A shareholders’ agreement is often the most important document for a company – especially a start-up company. They set out the rights and obligations of shareholders, how the business is structured, controlled, and governed. And whilst entering into a new opportunity is exciting, and everyone is feeling optimistic about the future, sometimes things don’t go as planned. And this is why a well-written shareholders’ agreement can be so valuable, on the off-chance things do go awry.
To reduce any risk of a dispute before entering into any new business relationship, a shareholders’ agreement should be drafted and agreed upon by all parties. The agreement should provide transparency and certainty around the rights and responsibilities of the company, the shareholders, and its directors. The agreement should also be clearly understood by all parties. By ensuring everyone understands and agrees on all points, you will be able to run a more efficient and effectively managed company and reduce any risk for disputes to arise. A shareholders’ agreement that minimises the potential for disputes will also be a key requisite for prospective investors down the road.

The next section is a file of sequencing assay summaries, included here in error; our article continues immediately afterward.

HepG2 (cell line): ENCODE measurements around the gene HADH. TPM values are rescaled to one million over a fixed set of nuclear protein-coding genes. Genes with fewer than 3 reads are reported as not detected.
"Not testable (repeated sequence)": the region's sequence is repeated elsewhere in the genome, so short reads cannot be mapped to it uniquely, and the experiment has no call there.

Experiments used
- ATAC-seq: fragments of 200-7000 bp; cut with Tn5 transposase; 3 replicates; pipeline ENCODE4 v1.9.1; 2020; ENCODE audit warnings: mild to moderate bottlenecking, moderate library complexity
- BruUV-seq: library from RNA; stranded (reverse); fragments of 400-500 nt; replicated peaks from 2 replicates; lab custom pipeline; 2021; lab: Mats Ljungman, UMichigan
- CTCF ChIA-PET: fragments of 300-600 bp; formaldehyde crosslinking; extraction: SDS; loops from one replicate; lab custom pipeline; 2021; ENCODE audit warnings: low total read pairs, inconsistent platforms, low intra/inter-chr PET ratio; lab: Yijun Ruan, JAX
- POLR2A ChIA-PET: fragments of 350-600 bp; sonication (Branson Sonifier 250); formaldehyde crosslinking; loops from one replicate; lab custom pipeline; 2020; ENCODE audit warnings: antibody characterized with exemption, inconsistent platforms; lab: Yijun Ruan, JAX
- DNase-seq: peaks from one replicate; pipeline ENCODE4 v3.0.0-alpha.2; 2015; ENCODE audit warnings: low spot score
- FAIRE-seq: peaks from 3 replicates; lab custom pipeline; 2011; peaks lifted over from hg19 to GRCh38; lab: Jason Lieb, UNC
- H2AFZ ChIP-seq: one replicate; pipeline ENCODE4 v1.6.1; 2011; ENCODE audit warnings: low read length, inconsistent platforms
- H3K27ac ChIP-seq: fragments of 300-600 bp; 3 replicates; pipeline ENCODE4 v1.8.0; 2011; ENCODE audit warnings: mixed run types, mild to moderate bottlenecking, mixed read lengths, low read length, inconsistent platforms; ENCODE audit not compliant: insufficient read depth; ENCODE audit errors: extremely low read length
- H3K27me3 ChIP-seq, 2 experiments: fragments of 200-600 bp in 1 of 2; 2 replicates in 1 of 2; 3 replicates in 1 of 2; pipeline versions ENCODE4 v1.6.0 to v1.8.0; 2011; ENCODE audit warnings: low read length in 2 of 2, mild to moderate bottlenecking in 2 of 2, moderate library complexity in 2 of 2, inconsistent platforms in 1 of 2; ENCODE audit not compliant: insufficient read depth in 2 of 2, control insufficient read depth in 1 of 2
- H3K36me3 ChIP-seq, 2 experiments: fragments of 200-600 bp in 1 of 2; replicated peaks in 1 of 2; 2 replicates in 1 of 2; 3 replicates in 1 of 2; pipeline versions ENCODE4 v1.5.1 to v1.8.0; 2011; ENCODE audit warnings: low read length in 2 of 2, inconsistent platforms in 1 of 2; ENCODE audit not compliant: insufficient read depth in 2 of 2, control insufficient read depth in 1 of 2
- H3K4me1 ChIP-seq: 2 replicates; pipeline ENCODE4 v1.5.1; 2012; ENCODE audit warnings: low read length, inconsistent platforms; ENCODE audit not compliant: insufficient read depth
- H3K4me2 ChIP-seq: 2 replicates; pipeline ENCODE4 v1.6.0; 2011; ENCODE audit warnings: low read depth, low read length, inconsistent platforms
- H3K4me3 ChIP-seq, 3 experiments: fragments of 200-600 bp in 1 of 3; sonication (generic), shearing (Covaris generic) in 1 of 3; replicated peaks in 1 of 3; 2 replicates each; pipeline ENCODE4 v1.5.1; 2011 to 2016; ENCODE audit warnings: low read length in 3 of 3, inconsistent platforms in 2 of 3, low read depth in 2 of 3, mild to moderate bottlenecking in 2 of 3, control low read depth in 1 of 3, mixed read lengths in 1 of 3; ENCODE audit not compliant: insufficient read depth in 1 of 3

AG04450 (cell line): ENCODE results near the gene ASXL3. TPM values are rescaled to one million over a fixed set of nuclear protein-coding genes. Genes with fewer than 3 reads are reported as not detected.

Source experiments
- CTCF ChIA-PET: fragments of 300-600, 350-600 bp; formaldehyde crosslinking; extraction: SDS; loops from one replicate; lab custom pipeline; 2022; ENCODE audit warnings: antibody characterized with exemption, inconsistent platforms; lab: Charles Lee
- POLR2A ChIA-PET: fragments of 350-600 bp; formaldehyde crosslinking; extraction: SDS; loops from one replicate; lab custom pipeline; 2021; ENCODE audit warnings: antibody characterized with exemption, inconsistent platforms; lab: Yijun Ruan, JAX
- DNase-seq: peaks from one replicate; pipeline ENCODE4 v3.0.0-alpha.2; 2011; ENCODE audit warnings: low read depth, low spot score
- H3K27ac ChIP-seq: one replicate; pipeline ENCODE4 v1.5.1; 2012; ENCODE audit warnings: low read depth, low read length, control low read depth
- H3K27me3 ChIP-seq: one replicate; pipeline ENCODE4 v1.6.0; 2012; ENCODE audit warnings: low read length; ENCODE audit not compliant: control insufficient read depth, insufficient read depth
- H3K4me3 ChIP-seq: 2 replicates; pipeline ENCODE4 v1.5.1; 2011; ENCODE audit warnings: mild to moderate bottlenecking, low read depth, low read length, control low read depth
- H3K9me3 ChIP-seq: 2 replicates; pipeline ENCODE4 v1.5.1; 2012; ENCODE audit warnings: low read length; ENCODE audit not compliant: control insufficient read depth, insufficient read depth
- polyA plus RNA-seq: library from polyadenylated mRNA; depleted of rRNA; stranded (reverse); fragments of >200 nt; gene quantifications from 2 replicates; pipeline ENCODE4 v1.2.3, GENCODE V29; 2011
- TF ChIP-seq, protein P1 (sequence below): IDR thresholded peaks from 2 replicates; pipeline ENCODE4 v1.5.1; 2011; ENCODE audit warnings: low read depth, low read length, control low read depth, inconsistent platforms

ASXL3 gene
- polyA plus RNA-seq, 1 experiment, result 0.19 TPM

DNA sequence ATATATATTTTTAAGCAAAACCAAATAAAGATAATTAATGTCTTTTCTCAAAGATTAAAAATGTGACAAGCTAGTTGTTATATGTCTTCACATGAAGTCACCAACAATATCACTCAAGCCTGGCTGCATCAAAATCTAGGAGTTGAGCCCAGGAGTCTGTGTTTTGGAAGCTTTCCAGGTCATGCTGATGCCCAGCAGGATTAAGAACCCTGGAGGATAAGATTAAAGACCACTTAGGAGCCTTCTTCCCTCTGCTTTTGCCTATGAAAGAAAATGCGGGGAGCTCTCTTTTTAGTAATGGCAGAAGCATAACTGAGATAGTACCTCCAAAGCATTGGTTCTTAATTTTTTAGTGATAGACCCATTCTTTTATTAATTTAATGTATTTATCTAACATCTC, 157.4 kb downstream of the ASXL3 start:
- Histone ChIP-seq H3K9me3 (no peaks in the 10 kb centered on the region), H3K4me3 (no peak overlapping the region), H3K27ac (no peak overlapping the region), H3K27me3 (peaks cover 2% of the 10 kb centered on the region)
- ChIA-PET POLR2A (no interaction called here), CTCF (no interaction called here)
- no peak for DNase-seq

Key terms the agreement should cover include:
The agreement should include initial contributions, how the company can raise capital, the terms on which any advances are to be repaid, and a policy for how and when dividends will be paid to the shareholders.
A clear outline of the responsibilities of the board and directors should be included. This should include matters relating to day-to-day operations, which decisions can be made by directors and which must be approved by shareholders. It should also specify which matters must be approved at the board level by the majority, or by unanimous agreement. Agreements could also address voting rights, authorisation levels, and major transaction approvals.
There should be a clear outline and agreement around issuing and selling shares. Also around valuations, transfers, and the process when shares are to be sold, including pre-emptive rights.
Dispute resolution clauses including exit strategies and restraints of trade following exits. Agreements may also include mechanisms for resolving deadlocks when decisions cannot be agreed upon by the directors or shareholders.
It is never too late to put a shareholders’ agreement in place. So whether you have already set up your company or are in the process of setting one up, we highly recommend you consult your lawyer and accountant to draft an agreement that works best for you and your business. All companies are unique, so any shareholders’ agreement should be tailored specifically to yours.
For further information on this subject, please make contact with Michael O'Hagan, he will be able to help you.
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